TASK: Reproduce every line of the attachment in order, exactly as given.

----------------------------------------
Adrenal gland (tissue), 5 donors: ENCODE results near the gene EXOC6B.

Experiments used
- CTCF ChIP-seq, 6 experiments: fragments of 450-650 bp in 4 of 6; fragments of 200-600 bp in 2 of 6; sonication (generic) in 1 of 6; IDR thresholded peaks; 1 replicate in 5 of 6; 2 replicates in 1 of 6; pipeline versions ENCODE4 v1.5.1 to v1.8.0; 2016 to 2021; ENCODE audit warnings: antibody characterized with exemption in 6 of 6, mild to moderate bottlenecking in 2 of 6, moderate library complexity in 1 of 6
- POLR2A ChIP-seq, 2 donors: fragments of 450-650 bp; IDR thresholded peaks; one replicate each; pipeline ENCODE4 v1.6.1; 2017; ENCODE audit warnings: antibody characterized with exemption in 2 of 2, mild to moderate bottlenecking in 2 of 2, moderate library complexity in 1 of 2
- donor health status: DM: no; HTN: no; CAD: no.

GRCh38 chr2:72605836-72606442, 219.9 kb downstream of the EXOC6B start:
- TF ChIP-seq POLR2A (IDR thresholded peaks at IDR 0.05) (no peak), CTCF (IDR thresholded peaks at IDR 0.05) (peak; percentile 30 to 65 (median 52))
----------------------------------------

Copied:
Adrenal gland (tissue), 5 donors: ENCODE results near the gene EXOC6B.

Experiments used
- CTCF ChIP-seq, 6 experiments: fragments of 450-650 bp in 4 of 6; fragments of 200-600 bp in 2 of 6; sonication (generic) in 1 of 6; IDR thresholded peaks; 1 replicate in 5 of 6; 2 replicates in 1 of 6; pipeline versions ENCODE4 v1.5.1 to v1.8.0; 2016 to 2021; ENCODE audit warnings: antibody characterized with exemption in 6 of 6, mild to moderate bottlenecking in 2 of 6, moderate library complexity in 1 of 6
- POLR2A ChIP-seq, 2 donors: fragments of 450-650 bp; IDR thresholded peaks; one replicate each; pipeline ENCODE4 v1.6.1; 2017; ENCODE audit warnings: antibody characterized with exemption in 2 of 2, mild to moderate bottlenecking in 2 of 2, moderate library complexity in 1 of 2
- donor health status: DM: no; HTN: no; CAD: no.

GRCh38 chr2:72605836-72606442, 219.9 kb downstream of the EXOC6B start:
- TF ChIP-seq POLR2A (IDR thresholded peaks at IDR 0.05) (no peak), CTCF (IDR thresholded peaks at IDR 0.05) (peak; percentile 30 to 65 (median 52))